ICT

Every day, more jobs and social activities become dependent on Information & Communication Technology (ICT) skills. Government services, banking and even social lives are managed more easily by those who know their way round a computer or smart phone. We all need good ICT skills to cope with the demands of modern living.

 

 Did you know that?

  • Over 90% of jobs require basic internet skills
  • 72% of employers won’t interview people without computer/internet skills
  • 25% of jobs are advertised on line only
  • More and more job applications are on line
  • Soon all welfare benefits will all be online
  • Shopping on line brings savings

 

What you can do online:

  • Access Public Services
  • Apply for Welfare Benefits
  • Keep abreast with Finances – on line banking
  • Save money shopping online
  • Watch TV and listen to radio
  • Keep in touch with friends and family – skype, email and social media
  • Source information about Hobbies
  • Access Learning

 

 

However, currently over 11 million people in the UK lack the basic digital skills needed in today’s world. On behalf of all unions, on April 14th 2014 unionlearn signed up to support the UK Digital Inclusion Charter, launched to mark the 25th anniversary of the World Wide Web. The charter aims to help more people go online.

 

The Charter says:

“11 million people in the UK lack basic digital skills and capabilities. The consequences are profound. Without access, skills, motivation and trust people will continue to be digitally excluded, with a real social and human impact; affecting job prospects, health, education and more.

– See more at: http://www.unionlearn.org.uk/campaigns/english-maths-ict/digital-learning-ict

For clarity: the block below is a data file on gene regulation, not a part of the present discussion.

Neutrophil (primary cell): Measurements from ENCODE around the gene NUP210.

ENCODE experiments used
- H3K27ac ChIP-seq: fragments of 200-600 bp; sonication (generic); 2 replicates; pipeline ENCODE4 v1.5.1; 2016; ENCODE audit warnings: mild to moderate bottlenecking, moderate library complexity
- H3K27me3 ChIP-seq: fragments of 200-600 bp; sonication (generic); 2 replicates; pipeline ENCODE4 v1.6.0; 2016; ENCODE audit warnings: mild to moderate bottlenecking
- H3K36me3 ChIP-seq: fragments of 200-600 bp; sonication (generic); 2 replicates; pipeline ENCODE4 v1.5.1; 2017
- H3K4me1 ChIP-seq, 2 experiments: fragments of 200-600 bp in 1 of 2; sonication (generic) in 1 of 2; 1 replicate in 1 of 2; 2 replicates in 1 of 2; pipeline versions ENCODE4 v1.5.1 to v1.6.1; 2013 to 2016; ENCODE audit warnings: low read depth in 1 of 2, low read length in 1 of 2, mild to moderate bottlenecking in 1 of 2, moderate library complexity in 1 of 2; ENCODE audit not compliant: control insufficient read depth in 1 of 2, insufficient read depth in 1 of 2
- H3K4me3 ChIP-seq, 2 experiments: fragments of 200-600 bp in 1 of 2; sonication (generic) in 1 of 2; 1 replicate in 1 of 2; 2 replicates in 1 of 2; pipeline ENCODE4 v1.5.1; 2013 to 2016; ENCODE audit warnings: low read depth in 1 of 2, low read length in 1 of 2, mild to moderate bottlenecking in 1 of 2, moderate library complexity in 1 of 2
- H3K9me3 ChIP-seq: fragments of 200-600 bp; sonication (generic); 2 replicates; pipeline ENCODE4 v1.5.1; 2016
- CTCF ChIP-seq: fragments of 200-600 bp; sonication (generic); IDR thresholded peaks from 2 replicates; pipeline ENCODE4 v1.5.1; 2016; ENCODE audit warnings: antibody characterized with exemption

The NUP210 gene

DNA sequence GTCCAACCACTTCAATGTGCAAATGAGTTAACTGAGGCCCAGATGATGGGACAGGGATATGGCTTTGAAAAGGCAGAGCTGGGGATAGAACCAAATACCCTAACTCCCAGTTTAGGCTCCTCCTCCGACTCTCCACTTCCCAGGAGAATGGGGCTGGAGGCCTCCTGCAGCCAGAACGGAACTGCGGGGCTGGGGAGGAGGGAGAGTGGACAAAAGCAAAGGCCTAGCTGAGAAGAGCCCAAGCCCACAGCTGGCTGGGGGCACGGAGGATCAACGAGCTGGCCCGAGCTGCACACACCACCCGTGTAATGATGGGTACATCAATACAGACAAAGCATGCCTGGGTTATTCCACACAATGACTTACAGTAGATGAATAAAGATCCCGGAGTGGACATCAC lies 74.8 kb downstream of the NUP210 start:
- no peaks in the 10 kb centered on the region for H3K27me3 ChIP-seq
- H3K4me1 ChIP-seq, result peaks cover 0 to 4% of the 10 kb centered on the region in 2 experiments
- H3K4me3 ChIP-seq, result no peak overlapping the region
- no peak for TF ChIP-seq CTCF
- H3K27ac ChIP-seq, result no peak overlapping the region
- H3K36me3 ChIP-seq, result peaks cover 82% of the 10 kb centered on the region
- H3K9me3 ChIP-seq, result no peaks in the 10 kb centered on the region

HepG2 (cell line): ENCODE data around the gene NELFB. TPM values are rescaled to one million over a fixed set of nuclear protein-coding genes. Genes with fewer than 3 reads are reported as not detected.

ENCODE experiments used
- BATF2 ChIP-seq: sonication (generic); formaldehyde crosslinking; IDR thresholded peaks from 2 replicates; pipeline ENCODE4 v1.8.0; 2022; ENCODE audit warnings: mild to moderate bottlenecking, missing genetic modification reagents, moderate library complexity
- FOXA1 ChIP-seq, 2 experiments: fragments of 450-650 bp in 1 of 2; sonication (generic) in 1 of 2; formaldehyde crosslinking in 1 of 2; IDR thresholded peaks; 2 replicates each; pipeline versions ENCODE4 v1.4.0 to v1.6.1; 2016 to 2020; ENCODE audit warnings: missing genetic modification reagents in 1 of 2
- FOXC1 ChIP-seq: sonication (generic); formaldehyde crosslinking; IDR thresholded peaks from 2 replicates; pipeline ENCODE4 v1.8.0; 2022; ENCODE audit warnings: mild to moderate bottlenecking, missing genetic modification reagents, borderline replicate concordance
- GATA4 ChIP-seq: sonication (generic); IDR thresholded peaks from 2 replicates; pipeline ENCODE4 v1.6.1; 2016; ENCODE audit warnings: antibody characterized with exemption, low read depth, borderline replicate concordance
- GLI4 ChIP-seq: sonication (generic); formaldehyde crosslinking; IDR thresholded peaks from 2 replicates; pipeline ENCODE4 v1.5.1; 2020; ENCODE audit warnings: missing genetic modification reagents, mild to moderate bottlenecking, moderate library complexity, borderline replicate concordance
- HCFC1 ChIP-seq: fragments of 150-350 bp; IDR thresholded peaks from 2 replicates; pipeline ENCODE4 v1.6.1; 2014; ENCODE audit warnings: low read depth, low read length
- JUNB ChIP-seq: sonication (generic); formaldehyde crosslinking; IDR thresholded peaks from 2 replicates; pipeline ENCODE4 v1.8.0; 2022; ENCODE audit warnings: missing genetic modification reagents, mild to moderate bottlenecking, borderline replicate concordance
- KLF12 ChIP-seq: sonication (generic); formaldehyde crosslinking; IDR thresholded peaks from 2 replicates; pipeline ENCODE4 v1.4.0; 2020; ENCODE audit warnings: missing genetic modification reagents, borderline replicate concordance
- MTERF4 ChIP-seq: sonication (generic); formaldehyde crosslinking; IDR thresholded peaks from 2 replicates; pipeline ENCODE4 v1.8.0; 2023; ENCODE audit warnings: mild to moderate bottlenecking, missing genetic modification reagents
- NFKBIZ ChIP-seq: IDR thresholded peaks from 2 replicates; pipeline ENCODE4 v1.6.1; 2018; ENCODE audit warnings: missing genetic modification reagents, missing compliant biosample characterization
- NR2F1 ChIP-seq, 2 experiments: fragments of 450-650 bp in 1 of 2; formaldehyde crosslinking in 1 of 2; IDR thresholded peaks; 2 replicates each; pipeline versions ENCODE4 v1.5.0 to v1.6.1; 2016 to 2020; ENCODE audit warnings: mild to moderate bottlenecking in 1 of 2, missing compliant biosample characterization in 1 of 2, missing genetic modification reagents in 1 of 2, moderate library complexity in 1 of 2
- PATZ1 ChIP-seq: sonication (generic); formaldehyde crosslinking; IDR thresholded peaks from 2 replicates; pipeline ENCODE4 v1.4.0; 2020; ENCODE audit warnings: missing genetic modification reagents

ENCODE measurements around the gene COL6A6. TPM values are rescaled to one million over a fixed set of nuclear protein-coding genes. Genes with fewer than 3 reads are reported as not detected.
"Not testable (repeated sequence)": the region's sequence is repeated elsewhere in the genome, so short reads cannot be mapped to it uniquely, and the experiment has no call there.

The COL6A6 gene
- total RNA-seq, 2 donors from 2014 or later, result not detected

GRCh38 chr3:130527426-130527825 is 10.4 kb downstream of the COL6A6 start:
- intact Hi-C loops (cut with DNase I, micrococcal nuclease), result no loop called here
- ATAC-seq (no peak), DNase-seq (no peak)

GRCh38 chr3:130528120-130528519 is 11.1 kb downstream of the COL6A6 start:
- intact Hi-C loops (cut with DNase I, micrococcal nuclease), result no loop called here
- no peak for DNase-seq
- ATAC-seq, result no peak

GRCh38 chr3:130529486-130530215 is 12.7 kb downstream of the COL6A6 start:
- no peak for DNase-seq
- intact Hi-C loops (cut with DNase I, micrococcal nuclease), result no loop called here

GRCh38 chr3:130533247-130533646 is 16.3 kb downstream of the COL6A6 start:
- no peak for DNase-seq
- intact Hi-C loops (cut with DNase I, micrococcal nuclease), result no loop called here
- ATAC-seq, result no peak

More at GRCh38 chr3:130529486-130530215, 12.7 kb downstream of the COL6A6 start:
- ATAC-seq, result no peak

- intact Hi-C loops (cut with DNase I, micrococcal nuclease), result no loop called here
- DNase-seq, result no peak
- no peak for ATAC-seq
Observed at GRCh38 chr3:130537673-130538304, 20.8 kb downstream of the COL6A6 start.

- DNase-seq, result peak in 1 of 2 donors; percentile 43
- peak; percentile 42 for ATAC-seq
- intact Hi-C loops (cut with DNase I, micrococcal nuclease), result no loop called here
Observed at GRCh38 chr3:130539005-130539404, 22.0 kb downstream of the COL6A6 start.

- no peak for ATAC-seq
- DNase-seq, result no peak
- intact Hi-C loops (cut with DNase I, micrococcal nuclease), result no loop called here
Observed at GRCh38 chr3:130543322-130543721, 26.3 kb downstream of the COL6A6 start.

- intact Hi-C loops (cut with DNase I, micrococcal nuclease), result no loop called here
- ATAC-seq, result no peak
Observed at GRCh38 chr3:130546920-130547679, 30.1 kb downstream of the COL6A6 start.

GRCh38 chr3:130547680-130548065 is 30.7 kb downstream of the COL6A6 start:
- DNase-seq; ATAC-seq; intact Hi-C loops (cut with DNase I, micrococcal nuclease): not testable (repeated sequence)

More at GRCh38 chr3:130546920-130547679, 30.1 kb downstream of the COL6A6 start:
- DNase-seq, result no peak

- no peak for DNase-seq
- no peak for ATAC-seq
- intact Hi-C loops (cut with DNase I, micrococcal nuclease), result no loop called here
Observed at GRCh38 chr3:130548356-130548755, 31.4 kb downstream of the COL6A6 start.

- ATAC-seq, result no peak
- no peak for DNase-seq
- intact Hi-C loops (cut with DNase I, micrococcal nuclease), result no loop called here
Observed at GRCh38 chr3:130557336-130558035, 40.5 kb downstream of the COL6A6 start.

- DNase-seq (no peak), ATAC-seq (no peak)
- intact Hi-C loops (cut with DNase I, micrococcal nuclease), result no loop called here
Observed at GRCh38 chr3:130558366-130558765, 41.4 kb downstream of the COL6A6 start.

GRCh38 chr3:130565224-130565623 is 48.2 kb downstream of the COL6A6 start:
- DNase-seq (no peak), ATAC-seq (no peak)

This is not just about older workers either. A recent (OECD) international study found that young people are very much at ease with technology but often lack the skills to implement their digital skills for the workplace.

Brushing up on packages such as Word, Excel (spread sheets) and Access (databases) will help you both in the world of work but to manage your social life nd hobbies better.

There are lots of ways our learning project can help you and your friends and families to improve their ICT skills.

Some URTU members are lucky enough to be able to access a workplace learning centre which provides an ideal setting. For others community learning centres and libraries are very welcoming. Have a look on www.ukonlinecentres.com to see if there is a UK Online centre near you. UK Online centres, some of them union learning centres, will have friendly staff to help you. If you have a laptop or computer at home, there are lots of sites to help improve your skills.

Here are some options for you and don’t forget that your ULR will be on hand to help you with advice and support.

 

Courses and websites:

 Beginners

If you want to dip your toe in the water, try Learnmyway which is free and good quality. It helps you step by step:

Get started – mouse, keyboard etc

Learn more – job hunting, online banking, online forms, managing money, using facebook etc.

What next – history, hobbies etc.

You can work towards achieving an Online Basics certificate as well. Take a look on www.learnmyway.com and don’t forget, if you need help see your ULR or drop in at a UK Online centre

BBC Webwise –  To access first rate resources and information mainly geared at improving your safe use of the internet. Excellent and also free.

Learn my way – This package will help you get to grips with using computers and the internet. The short package of courses covers how to search and explore the internet, keep in touch with email, and use public services online – all while being safe and secure

 

Intermediate and Advanced Qualifications

There are a lot of follow more advanced ICT course and qualifications such as ITQ, CLAIT and EDCL. Your ULR will be able to signpost you or arrange for a provider to come in to the workplace. There may well be a cost attached but your ULR can advise you.

 

 

 

 

 

 

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